Mayor Bowser and Metropolitan Police Chief Cathy Lanier are creating policies and procedures to reduce crime in the city. (AP Photo/Cliff Owen)
D.C. Mayor Muriel Bowser (D) unveiled her anti-crime package on Aug. 27 at the former Malcolm X Elementary School in Southeast. It has been met with mixed opinions. However, District residents are not sitting idly by while the package is debated in the media and by political leaders. They want to be involved in its creation and implementation.
“Any plan that the mayor proposes must have serious and continuous involvement of the community,” Anita Bellamy Shelton, president of the D.C. Women in Politics organization, said. “We are here at city hall today to learn and understand the rationale of the mayor’s plan.”
The District of Columbia has recorded 109 deaths by homicide as of Sept. 8, more than all of last year. To combat the rise in homicides, and crime in general, Bowser wants to: put more police officers on the streets, give law enforcement professionals more tools to fight crime, stop violent criminals from repeatedly victimizing members of the community, increase penalties for violent crime on public transit, launch a community partnership strategy to support neighborhoods, strengthen community-police relations, and implement returning citizens employment legislation.
Susan Meehan, a longtime District activist who worked on police reform after the 1968 riots, attended the Shelton meeting. Sheehan said the mayor’s plan is missing a key aspect. “There really needs to be a plan for addressing the mental health of some of our returning citizens,” Meehan, a Ward 2 resident, said. Meehan said numerous studies show violent offenders often have psychological challenges that law enforcement professionals either ignore or do not address.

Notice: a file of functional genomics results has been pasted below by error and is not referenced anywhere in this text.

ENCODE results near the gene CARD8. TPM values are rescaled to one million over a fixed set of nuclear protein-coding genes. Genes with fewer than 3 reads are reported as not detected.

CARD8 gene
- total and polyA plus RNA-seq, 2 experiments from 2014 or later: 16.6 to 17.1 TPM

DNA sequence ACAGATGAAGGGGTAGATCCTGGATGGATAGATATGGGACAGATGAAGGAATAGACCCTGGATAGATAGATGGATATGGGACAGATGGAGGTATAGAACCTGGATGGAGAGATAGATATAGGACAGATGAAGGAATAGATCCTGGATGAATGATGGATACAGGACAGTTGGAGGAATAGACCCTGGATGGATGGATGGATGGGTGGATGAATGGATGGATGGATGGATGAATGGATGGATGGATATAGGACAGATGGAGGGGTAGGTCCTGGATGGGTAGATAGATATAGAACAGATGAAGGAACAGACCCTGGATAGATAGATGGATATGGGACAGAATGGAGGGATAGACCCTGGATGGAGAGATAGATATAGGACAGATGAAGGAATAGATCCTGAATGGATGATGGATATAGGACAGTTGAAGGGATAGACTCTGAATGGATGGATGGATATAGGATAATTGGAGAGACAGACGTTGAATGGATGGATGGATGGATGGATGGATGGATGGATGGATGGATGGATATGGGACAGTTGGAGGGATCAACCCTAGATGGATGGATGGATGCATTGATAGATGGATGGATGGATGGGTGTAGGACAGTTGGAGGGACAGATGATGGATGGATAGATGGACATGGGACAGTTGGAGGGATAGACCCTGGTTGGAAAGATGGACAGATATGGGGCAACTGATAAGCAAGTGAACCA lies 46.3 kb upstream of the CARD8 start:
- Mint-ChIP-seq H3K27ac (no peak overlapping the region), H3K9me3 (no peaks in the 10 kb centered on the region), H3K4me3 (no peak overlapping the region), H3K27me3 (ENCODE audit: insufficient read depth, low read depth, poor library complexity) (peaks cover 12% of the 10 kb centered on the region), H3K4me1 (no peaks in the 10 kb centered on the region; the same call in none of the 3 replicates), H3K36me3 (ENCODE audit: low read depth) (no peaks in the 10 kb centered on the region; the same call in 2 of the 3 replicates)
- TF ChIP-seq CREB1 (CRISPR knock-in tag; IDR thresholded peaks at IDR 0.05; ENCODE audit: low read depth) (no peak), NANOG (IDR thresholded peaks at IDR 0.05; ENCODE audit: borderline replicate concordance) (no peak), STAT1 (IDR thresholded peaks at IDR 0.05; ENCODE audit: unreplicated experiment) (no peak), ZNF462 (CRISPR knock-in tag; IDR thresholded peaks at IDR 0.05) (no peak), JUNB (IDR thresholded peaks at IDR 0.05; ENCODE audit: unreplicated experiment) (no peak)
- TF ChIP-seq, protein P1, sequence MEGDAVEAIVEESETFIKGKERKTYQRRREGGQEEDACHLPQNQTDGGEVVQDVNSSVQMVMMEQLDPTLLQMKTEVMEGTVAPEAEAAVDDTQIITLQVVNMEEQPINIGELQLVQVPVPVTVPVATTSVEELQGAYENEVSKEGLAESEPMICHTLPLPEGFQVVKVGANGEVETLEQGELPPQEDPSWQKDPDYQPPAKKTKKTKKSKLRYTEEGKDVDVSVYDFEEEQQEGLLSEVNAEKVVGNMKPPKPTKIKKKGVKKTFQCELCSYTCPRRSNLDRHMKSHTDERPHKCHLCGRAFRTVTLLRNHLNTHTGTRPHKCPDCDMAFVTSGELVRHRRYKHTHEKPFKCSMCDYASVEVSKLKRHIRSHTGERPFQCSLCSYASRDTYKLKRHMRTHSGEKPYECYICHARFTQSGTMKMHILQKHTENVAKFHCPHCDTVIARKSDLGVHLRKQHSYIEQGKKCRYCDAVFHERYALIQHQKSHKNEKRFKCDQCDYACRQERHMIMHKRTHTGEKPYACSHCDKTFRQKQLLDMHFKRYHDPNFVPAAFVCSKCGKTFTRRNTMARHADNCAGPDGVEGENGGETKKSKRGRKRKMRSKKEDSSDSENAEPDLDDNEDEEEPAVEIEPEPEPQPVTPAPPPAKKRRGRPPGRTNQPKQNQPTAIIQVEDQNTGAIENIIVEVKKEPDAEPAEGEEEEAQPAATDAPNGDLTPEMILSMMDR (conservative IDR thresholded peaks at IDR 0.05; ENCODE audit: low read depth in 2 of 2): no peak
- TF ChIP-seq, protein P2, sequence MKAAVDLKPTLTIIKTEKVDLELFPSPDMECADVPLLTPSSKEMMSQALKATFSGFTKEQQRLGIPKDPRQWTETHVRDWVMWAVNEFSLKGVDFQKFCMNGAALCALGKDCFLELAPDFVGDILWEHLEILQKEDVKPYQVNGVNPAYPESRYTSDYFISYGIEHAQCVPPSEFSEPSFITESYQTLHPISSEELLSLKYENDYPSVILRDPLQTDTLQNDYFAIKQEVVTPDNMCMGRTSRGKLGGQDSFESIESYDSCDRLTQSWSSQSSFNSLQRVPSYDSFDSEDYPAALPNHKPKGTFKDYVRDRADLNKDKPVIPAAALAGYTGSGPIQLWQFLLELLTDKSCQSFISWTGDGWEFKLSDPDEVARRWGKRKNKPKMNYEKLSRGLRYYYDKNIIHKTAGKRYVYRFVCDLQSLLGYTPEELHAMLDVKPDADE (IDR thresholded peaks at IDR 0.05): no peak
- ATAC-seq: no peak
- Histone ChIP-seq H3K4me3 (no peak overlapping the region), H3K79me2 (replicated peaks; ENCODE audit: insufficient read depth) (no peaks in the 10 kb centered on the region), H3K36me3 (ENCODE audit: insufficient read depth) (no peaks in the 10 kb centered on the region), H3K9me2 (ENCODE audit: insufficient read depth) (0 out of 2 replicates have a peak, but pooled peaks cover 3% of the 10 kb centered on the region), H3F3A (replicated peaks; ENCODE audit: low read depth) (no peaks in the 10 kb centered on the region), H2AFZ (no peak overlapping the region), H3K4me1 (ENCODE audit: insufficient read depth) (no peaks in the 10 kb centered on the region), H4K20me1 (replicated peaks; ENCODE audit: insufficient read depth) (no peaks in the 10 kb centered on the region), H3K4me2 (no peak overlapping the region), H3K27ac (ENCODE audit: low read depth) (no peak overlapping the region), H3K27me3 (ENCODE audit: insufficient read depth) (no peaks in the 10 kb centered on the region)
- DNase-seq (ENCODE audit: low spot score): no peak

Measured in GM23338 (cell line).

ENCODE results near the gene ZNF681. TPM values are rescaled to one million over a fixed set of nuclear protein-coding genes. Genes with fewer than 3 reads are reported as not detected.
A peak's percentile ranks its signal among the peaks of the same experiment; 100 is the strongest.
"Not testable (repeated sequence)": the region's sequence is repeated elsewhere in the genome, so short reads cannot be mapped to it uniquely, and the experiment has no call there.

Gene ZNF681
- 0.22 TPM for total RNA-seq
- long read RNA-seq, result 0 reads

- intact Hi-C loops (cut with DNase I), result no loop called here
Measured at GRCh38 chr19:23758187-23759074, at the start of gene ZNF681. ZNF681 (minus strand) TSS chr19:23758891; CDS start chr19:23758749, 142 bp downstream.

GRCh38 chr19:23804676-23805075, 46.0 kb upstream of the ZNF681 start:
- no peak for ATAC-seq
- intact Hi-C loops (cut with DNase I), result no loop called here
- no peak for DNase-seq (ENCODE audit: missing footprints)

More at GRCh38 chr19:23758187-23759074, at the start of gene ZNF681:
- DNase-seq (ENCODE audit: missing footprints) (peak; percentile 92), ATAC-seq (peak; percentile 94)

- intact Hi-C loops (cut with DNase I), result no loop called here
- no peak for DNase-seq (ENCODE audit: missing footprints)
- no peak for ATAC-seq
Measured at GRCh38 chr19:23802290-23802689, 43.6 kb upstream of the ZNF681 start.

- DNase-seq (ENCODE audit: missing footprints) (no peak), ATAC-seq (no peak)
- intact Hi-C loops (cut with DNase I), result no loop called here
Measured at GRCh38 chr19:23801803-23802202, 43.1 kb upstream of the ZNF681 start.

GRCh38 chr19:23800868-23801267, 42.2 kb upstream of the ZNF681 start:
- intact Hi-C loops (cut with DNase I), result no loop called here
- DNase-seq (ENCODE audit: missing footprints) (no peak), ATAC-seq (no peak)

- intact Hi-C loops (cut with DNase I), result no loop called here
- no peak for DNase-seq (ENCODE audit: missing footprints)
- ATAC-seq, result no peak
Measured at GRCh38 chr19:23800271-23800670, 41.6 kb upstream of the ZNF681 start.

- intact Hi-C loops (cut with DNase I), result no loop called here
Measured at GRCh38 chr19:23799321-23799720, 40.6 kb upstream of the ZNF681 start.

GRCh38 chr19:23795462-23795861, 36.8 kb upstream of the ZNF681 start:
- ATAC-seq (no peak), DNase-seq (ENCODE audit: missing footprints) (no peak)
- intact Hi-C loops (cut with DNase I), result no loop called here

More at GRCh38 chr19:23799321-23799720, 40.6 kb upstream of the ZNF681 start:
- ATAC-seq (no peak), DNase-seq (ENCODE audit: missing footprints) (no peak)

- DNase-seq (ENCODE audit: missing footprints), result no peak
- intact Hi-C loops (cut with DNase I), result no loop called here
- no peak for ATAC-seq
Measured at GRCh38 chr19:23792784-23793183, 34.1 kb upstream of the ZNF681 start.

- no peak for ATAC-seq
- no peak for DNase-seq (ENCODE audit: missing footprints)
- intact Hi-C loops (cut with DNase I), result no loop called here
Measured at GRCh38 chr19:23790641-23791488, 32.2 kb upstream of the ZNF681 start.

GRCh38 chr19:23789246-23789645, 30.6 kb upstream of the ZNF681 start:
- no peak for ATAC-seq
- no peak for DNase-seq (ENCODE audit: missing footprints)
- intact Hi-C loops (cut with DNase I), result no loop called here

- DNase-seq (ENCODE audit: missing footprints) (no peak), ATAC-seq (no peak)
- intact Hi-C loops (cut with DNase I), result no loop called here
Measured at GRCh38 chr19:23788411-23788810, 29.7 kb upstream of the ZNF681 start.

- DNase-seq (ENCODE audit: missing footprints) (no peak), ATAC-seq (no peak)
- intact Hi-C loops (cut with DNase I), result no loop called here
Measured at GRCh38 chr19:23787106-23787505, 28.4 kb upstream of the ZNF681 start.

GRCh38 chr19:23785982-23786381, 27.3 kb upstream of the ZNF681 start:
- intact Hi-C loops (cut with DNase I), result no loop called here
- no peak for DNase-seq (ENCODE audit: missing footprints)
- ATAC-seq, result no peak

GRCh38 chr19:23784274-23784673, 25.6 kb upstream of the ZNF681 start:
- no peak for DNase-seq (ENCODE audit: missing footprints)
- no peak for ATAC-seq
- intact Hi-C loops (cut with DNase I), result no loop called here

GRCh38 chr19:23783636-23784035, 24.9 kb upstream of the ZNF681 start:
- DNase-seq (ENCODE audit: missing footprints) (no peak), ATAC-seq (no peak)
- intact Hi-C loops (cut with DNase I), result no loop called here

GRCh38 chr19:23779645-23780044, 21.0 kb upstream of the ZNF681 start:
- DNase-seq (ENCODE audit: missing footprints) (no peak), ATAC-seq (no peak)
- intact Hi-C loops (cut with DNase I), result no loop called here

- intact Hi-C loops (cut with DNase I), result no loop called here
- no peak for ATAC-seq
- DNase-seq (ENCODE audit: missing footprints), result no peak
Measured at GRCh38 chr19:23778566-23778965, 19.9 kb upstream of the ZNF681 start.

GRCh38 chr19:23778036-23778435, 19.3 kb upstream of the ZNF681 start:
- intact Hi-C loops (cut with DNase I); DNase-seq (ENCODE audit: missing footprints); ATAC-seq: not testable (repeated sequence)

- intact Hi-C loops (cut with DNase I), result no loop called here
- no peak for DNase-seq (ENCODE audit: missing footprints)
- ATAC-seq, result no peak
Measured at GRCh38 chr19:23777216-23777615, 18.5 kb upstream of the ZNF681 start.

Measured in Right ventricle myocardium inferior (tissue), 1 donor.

D.C. Council member Anita Bonds (D-At Large) said she likes what the mayor is proposing but more could be done. While Bonds, who didn’t attend the Shelton meeting, acknowledged the confiscation of illegal guns by the police and the proliferation of synthetic drugs in the city, she said other factors are driving up crime that have little to do with law enforcement.
“As we join together to address the root causes of crime, we must provide greater opportunities to our young men who disproportionally suffer from violent crime on our streets,” the council member said. “Forty-one percent of our youth drop out of school and without a high school diploma they have very few employment options.”
At the Shelton meeting, Greater Washington Urban League representative Stacey Palmer said, “The police officers ride around in their cars too much. They should go to recreation centers and play ball with the kids. They need to walk the neighborhoods and get to know the people.”
Kevin Donahue, the deputy mayor for public safety, told Shelton’s group that he was at the meeting to listen to their concerns and wanted everyone’s point of view. Donahue said there is no clear reason why there is an uptick in homicides in the city.
Donahue said the mayor’s plan will, among other things, give grants to organizations and individuals who fight crime in the city, and will increase benefits for police officers to stay on the job instead of retiring or resigning to work at another jurisdiction.
Bowser will send her crime package and its budget supplement to the council by Sept. 16 for its approval. Shelton said she will convene another meeting of community leaders in the near future to further discuss the mayor’s package.
“We will submit a list of recommendations to the mayor so that we will input on what she gives to the council,” Shelton said.